Health and Healthcare Systems

Here's how we can vaccinate the world against COVID-19

Employees pick up vials containing CoronaVac, Sinovac's vaccine against the coronavirus disease (COVID-19), as they put them in trays before boxing at Butantan biomedical production center in Sao Paulo, Brazil January 22, 2021.

Image: REUTERS/Amanda Perobelli.

Marta Ortega-Valle
Co-founder, GreenLight Biosciences
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  • Mass vaccination programmes are underway in high-income countries, but it’s a different story elsewhere.
  • As long as vast numbers of people remain unprotected, the virus has a chance to mutate and cause further damage to lives and livelihoods.
  • We need public-private partnerships that can build factories around the world to ensure equitable distribution of vaccines year on year.

To a citizen of a rich country, it may feel like the vaccination programmes are going well.

In a few months, it’s reasonable to expect that more than 75% of the adult population of the US and the UK will have had a first dose of the vaccine. The EU, Japan and other developed nations will be not far behind; most likely they will reach that milestone in the latter part of the year.

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But this is not fast enough. Billions of people will still be unprotected, mainly in the developing world. India and China have made impressive strides, but it is unlikely that the whole world will have been vaccinated until the end of 2022 – and even that date is optimistic.

This is too slow; much too slow. We need to speed the process up, enormously. The costs and the risks are too great.

There is an obvious humanitarian cost. Already, more than two million people are dead, with many more dying each month. On top of that, there have been at least 100 million confirmed cases, many of them causing severe, lasting illness.


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This is worsened by economic damage. The International Monetary Fund estimates that the cost of the pandemic is $28 trillion. Even medium-sized economies, such as Britain or France, are losing more than $1 billion every day that it continues. Nobel-prize winner Michael Kremer estimates that every month that we shorten the pandemic is worth $500 billion. It is worth spending billions of dollars just to speed up our recovery by a single day.

Most alarmingly, as long as the virus is still out there, it is still mutating. We have warned for months of this threat and it is now obvious that the virus is getting better at evading vaccines. Every extra infection is a risk – the billions more infections we will likely see over the next two years are a huge gamble.

We need an annual vaccination programme

The only way to solve this is to accelerate our plan to vaccinate the world. None are safe until we are all safe.

We must do two things:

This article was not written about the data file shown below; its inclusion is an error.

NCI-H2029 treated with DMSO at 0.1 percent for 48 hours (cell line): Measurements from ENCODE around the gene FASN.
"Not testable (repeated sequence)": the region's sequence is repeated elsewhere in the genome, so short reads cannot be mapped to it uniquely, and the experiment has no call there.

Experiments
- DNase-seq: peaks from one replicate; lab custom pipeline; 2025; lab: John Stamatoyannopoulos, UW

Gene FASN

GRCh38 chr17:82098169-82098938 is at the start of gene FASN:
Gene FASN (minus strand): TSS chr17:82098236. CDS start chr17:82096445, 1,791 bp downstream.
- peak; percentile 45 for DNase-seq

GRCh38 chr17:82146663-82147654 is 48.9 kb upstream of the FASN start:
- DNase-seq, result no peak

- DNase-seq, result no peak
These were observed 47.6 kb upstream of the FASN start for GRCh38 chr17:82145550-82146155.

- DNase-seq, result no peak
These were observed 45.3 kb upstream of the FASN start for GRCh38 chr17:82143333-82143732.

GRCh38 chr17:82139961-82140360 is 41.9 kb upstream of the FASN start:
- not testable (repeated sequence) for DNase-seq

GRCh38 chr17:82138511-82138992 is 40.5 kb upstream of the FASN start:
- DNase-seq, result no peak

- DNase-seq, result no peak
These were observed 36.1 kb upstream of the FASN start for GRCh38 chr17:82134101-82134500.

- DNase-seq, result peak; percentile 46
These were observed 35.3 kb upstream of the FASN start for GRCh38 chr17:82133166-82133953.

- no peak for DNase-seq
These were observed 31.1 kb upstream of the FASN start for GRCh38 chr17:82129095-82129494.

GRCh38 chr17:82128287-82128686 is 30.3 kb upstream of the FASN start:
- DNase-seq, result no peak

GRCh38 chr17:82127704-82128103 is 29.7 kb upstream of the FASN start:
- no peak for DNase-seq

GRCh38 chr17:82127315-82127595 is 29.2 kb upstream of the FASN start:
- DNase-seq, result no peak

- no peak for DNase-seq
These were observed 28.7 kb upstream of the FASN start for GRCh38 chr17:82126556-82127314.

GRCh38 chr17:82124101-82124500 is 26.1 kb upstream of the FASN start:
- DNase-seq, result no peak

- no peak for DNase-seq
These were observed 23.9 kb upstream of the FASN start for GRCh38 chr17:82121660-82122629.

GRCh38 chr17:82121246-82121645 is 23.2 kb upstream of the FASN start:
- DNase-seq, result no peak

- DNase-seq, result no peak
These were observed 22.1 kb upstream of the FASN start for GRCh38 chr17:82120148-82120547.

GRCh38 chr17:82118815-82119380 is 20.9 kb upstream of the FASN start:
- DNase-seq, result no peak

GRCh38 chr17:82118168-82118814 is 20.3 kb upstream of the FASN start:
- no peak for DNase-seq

• Make enough vaccines for every person in the world – around 15-20 billion doses (with wastage) and distribute them.
  • We must do that before a serious mutation makes vaccines significantly less effective.

An annual programme to vaccinate billions is possible.

Just as with flu, we need to be ready to develop new vaccines every year, and distribute enough to vaccinate the world. It will need a larger-scale program – we give about 1.5 billion people the flu vaccine per year; this would be several times more, but it’s possible.

Producing enough vaccines, quickly enough, is a challenge. Even if every manufacturer delivered on their projections, most calculations predict that it will take two years to vaccinate everyone on the planet.

Building a global network of vaccine factories

We propose a global-scale public-private partnership to build a network of seven interoperable RNA vaccine factories capable of producing sufficient doses for the entire human population quickly.

Created by building, or converting, pharma-grade manufacturing plants – most antibiotics factories capable of microbial fermentation would work. These factories should be distributed across the world so that most of the world’s population lives within a few days’ travel of at least one.

In pandemic surge times, these units would support one another if demand exceeded capacity at a particular unit. By building local research capability, each unit would adjust vaccines for prevalent new variants in pandemic times.

To justify the expense and maintain activity outside pandemic times the research and production capability of each unit will address diseases of local relevance with mRNA therapies now only available to wealthy patients in wealthy countries.

This is a project of great ambition that no individual company or country could undertake alone. By addressing this challenge with a thoughtful public-private partnership approach, relevant advanced therapeutics can be brought to all parts of the world as we prepare for the next pandemic.

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